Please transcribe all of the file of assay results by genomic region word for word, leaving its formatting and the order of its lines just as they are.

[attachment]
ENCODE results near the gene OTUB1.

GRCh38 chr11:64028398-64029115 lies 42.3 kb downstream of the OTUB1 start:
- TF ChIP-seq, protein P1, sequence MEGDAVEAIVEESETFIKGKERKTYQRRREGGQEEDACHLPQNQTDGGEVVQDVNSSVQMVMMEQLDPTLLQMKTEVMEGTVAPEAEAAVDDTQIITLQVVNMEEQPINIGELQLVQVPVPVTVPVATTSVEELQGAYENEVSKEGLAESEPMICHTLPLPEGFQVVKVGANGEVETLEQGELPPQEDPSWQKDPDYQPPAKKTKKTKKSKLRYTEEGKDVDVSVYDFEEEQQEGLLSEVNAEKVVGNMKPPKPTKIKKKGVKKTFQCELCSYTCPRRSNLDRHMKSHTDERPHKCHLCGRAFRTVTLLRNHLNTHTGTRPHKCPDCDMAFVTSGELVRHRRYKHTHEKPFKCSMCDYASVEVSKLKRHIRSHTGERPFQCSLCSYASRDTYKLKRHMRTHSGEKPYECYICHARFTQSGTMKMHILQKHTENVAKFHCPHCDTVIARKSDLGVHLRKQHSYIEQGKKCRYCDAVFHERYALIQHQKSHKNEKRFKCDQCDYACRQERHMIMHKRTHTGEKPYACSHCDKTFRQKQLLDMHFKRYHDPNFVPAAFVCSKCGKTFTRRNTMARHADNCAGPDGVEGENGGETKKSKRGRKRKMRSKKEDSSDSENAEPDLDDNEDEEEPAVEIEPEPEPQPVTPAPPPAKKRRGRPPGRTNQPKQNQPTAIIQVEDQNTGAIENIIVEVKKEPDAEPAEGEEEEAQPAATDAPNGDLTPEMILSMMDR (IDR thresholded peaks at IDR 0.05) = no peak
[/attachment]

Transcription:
ENCODE results near the gene OTUB1.

GRCh38 chr11:64028398-64029115 lies 42.3 kb downstream of the OTUB1 start:
- TF ChIP-seq, protein P1, sequence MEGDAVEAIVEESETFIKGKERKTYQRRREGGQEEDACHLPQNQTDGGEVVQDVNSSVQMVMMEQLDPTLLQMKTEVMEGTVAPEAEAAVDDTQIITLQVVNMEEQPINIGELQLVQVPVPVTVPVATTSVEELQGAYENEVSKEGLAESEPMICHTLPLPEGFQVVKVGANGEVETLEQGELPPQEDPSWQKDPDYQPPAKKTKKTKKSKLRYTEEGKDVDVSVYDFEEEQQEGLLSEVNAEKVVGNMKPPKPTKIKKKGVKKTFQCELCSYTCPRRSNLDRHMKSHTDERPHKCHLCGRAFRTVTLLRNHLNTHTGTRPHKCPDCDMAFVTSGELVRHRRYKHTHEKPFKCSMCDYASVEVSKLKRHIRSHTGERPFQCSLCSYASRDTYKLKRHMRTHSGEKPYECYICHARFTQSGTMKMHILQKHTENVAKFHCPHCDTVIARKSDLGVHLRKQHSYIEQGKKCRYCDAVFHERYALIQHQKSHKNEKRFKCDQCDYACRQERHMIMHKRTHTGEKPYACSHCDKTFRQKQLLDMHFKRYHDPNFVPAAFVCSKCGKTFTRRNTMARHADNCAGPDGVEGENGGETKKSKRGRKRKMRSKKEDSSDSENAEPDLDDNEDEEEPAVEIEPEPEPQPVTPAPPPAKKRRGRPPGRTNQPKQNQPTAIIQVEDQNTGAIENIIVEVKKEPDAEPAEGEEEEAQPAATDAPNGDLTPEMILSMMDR (IDR thresholded peaks at IDR 0.05) = no peak